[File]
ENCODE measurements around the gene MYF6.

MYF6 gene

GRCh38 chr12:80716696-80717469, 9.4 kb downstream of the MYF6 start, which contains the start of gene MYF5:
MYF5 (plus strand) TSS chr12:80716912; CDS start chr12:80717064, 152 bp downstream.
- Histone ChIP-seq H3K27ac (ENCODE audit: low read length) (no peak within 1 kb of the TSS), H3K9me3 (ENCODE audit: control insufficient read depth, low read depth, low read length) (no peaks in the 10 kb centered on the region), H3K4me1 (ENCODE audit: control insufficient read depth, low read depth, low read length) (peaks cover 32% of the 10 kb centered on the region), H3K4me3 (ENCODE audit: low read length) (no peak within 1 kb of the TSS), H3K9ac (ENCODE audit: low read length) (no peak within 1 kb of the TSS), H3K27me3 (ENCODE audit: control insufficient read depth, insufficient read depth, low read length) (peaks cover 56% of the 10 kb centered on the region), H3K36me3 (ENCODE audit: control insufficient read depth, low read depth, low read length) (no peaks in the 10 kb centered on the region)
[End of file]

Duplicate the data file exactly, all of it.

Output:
ENCODE measurements around the gene MYF6.

MYF6 gene

GRCh38 chr12:80716696-80717469, 9.4 kb downstream of the MYF6 start, which contains the start of gene MYF5:
MYF5 (plus strand) TSS chr12:80716912; CDS start chr12:80717064, 152 bp downstream.
- Histone ChIP-seq H3K27ac (ENCODE audit: low read length) (no peak within 1 kb of the TSS), H3K9me3 (ENCODE audit: control insufficient read depth, low read depth, low read length) (no peaks in the 10 kb centered on the region), H3K4me1 (ENCODE audit: control insufficient read depth, low read depth, low read length) (peaks cover 32% of the 10 kb centered on the region), H3K4me3 (ENCODE audit: low read length) (no peak within 1 kb of the TSS), H3K9ac (ENCODE audit: low read length) (no peak within 1 kb of the TSS), H3K27me3 (ENCODE audit: control insufficient read depth, insufficient read depth, low read length) (peaks cover 56% of the 10 kb centered on the region), H3K36me3 (ENCODE audit: control insufficient read depth, low read depth, low read length) (no peaks in the 10 kb centered on the region)